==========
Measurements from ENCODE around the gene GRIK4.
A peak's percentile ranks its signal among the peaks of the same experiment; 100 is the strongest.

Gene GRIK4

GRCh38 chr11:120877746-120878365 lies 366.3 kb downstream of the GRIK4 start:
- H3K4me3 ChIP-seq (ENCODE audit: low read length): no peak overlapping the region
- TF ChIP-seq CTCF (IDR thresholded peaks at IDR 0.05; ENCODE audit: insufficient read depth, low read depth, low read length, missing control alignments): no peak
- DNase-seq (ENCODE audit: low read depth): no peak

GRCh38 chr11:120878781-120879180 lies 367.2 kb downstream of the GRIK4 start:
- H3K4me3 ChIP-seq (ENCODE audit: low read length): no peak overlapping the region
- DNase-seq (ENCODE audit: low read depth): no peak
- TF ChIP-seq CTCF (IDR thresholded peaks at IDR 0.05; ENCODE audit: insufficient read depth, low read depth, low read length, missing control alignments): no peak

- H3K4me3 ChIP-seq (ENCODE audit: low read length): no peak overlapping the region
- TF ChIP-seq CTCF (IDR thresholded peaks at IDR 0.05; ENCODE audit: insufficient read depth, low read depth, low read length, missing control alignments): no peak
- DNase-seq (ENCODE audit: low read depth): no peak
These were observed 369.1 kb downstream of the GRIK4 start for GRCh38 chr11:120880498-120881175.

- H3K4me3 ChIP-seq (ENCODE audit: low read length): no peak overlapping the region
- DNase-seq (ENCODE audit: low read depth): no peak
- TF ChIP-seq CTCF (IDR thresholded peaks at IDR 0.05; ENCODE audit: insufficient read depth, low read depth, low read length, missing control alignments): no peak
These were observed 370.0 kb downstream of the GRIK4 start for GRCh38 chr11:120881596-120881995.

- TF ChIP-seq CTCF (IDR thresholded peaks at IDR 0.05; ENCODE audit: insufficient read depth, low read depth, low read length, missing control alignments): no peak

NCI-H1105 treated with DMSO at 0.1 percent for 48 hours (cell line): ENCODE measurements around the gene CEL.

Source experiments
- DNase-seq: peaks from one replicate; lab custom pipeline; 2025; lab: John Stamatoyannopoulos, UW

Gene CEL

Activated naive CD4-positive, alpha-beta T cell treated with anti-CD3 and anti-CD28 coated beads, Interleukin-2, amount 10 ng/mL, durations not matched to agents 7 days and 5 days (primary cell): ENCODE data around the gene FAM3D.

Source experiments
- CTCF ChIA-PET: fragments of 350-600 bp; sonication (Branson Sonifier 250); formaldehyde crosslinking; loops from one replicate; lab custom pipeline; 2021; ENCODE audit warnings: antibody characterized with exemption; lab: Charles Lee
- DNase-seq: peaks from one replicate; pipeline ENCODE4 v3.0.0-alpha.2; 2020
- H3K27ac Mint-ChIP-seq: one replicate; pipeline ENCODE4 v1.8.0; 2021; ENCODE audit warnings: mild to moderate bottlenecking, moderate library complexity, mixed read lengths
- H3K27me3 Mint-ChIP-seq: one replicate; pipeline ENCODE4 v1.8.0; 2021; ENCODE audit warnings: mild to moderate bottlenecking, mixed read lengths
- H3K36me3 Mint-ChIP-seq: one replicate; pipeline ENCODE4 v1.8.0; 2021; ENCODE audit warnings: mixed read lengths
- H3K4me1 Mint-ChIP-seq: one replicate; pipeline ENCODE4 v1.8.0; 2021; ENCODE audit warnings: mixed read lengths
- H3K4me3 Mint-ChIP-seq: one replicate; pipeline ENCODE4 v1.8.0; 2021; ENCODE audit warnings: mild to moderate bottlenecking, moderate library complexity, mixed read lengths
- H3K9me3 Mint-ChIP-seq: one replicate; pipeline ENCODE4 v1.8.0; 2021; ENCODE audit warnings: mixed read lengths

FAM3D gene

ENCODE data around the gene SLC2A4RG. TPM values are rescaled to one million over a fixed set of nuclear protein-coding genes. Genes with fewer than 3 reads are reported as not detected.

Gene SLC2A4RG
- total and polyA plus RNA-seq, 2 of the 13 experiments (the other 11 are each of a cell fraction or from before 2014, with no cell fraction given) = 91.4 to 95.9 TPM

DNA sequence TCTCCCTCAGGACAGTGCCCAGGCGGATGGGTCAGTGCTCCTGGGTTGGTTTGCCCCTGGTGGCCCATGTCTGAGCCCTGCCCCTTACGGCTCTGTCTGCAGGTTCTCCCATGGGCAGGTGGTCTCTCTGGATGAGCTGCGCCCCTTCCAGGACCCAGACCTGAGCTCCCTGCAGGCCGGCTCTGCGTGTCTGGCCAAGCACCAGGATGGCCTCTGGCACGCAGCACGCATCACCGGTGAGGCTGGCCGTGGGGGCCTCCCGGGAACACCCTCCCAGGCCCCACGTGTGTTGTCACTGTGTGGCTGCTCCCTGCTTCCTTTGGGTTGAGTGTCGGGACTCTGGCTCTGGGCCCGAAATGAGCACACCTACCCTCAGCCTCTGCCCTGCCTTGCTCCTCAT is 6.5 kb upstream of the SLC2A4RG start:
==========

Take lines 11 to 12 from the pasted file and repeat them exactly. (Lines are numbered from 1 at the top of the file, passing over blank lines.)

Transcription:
- TF ChIP-seq CTCF (IDR thresholded peaks at IDR 0.05; ENCODE audit: insufficient read depth, low read depth, low read length, missing control alignments): no peak

- H3K4me3 ChIP-seq (ENCODE audit: low read length): no peak overlapping the region